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OIPRD to Review Police Practices for Strip Searches

07/26/2016, by: OIPRD Admin

Office of the Independent Police Review Director (OIPRD) is conducting a systemic review of Ontario police services’ policies and practices for conducting strip searches of people arrested or otherwise detained.

In R. v. Golden, [2001] 3 S.C.R. 679, the Supreme Court of Canada recognized that strip searches are inherently humiliating and degrading for detainees and for that reason, cannot be carried out simply as a matter of routine policy or automatically when an arrest is made. The Court articulated important limitations on the practice of strip searching derived from constitutional principles. Following the Golden decision, a number of police services introduced policies to govern how and when strip searches (sometimes referred to as Level 3 searches) are to be conducted.

“Over 15 years after the Golden decision was released, the OIPRD continues to receive public complaints about police conducting strip searches as a matter of routine or in apparent violation of police policies. As well, in too many Ontario criminal cases, judges have found that the police conducted improper strip searches, sometimes in apparent disregard or ignorance of policies that require a case-by-case risk assessment. Indeed, in a very recent decision, a judge of the Ontario Court of Justice held that “despite the clear direction from the Supreme Court, numerous lower court rulings and the TPS’s own policy, officers at 32 Division still do not seem to understand the limits on their authority to conduct strip searches.” The OIPRD will continue to investigate complaints regarding allegations of improper strip searches; however, I have concluded that a systemic review would enable me to effectively examine this issue, and make meaningful recommendations for police services across Ontario.”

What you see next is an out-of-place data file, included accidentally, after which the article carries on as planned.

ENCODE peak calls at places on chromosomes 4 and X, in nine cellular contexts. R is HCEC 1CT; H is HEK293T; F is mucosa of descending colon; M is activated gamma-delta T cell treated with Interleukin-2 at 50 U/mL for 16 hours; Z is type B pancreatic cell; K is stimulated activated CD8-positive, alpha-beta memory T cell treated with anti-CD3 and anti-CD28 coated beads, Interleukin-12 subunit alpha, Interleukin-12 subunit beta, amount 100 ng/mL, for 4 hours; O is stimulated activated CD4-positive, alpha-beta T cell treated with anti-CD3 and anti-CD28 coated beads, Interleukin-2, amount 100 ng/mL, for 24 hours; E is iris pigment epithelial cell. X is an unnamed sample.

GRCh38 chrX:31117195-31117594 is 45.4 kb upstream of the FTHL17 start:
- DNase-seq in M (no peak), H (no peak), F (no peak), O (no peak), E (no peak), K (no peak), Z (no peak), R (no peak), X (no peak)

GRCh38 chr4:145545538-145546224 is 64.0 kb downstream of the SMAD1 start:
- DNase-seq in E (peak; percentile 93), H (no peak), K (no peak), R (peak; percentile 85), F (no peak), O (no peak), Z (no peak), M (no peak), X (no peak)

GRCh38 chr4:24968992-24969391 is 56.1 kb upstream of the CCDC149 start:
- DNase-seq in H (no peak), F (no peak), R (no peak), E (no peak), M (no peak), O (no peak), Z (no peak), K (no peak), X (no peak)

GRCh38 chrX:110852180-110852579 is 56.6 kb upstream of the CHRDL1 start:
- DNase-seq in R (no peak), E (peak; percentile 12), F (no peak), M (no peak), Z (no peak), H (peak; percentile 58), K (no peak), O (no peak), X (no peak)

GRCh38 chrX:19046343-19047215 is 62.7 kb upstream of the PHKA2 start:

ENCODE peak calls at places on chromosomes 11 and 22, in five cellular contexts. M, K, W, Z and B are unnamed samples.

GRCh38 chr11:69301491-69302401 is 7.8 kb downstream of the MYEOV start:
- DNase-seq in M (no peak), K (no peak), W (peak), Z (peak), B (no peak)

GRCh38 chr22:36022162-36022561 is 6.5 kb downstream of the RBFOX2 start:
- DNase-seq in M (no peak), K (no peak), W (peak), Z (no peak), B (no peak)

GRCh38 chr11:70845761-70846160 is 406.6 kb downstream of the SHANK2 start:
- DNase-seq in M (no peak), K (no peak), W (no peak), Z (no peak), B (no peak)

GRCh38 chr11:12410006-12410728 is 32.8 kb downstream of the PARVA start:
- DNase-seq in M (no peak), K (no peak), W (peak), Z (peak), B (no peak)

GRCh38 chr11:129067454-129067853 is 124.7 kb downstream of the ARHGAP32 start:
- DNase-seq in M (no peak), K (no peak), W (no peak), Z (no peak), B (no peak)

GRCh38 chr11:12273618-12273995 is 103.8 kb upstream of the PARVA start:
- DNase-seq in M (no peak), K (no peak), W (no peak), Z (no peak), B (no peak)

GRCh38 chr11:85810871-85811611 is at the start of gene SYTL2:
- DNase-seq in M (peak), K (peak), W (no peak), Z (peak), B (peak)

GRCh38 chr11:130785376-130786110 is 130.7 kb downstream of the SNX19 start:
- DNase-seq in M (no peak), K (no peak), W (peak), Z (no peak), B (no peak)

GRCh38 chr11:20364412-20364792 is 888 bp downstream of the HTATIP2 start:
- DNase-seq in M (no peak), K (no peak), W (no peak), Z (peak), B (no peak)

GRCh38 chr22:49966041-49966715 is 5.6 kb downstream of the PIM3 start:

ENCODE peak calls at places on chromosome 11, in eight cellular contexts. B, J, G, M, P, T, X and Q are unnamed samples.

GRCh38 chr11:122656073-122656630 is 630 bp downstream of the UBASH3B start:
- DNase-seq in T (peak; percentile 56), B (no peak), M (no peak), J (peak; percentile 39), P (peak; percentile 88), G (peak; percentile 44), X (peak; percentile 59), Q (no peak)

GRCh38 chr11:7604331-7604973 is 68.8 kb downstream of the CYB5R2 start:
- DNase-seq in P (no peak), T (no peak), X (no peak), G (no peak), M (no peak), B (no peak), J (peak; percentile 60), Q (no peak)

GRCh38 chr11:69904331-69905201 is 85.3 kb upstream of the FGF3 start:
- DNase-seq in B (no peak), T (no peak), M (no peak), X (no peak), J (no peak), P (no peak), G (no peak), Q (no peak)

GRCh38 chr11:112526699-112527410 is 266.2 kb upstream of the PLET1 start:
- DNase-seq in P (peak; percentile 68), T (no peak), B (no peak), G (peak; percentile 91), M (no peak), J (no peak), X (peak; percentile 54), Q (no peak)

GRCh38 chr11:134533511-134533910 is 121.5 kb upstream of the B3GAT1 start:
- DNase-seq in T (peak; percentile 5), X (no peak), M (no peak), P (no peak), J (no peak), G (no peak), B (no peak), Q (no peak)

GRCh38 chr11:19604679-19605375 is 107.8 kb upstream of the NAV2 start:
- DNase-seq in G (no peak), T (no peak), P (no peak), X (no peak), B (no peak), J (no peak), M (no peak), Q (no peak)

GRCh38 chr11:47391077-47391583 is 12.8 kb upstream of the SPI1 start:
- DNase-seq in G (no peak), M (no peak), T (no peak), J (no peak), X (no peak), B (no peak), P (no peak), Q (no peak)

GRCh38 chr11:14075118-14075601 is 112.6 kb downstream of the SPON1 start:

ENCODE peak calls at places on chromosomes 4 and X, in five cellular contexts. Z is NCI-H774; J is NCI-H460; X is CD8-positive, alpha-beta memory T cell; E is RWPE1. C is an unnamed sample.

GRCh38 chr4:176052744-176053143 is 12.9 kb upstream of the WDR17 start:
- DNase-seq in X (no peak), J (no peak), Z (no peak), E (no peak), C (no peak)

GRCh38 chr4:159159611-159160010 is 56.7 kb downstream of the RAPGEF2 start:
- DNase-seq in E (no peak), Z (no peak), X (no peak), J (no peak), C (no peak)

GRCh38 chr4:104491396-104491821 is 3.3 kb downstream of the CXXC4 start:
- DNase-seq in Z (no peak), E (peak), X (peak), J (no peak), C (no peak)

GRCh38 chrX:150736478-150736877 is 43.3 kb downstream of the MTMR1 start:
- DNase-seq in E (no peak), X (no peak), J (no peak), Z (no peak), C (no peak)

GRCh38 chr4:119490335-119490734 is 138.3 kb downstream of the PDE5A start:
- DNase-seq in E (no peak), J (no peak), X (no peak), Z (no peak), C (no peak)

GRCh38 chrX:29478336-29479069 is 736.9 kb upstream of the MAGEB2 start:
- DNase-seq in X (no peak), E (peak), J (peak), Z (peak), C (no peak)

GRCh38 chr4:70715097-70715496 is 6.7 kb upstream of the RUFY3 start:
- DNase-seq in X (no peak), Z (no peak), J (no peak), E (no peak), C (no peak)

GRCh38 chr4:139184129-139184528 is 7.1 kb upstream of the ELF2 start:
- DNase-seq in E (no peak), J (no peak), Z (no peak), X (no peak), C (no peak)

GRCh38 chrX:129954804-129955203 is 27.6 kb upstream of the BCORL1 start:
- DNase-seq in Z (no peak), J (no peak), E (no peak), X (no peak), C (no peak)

– Gerry McNeilly, Independent Police Review Director

Terms of Reference

The systemic review will examine the following:

  • The prevalence of strip searches incidental to police arrest or detention
  • Existing policies of police services across Ontario, as they relate to when and how strip searches are to be conducted
  • The extent to which front-line officers are aware of existing policies, and how, if at all, compliance with existing policies is monitored and supported
  • The extent to which strip search decisions are documented
  • The extent to which judicial findings of improper strip searches are identified by the relevant police services, and addressed
  • Ontario Police College and police services training provided to supervisors and front-line officers regarding strip searches

A final report summarizing the findings of the review and outlining recommendations and advice for the overall improvement of police practices will be released publicaly.